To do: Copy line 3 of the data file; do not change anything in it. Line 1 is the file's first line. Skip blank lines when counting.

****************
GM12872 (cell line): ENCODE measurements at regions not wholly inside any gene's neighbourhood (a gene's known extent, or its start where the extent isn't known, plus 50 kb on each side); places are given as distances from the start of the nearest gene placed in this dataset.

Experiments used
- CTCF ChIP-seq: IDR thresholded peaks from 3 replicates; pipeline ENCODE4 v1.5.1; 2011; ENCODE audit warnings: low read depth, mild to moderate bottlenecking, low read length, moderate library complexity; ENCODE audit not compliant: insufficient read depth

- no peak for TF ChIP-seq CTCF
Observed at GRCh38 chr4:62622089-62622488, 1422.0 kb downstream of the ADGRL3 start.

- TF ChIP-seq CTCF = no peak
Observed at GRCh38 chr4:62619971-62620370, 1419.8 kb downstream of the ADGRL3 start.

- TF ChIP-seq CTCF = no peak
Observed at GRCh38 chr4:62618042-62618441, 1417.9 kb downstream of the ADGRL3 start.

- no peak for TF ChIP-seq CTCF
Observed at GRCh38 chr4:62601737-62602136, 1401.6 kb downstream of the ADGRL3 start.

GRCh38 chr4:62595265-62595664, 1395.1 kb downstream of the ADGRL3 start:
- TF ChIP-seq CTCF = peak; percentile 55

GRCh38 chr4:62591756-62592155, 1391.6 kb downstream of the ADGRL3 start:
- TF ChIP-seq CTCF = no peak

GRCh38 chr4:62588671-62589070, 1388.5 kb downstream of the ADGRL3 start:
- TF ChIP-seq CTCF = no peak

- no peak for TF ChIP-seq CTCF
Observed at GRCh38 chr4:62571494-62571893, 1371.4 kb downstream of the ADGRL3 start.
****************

- CTCF ChIP-seq: IDR thresholded peaks from 3 replicates; pipeline ENCODE4 v1.5.1; 2011; ENCODE audit warnings: low read depth, mild to moderate bottlenecking, low read length, moderate library complexity; ENCODE audit not compliant: insufficient read depth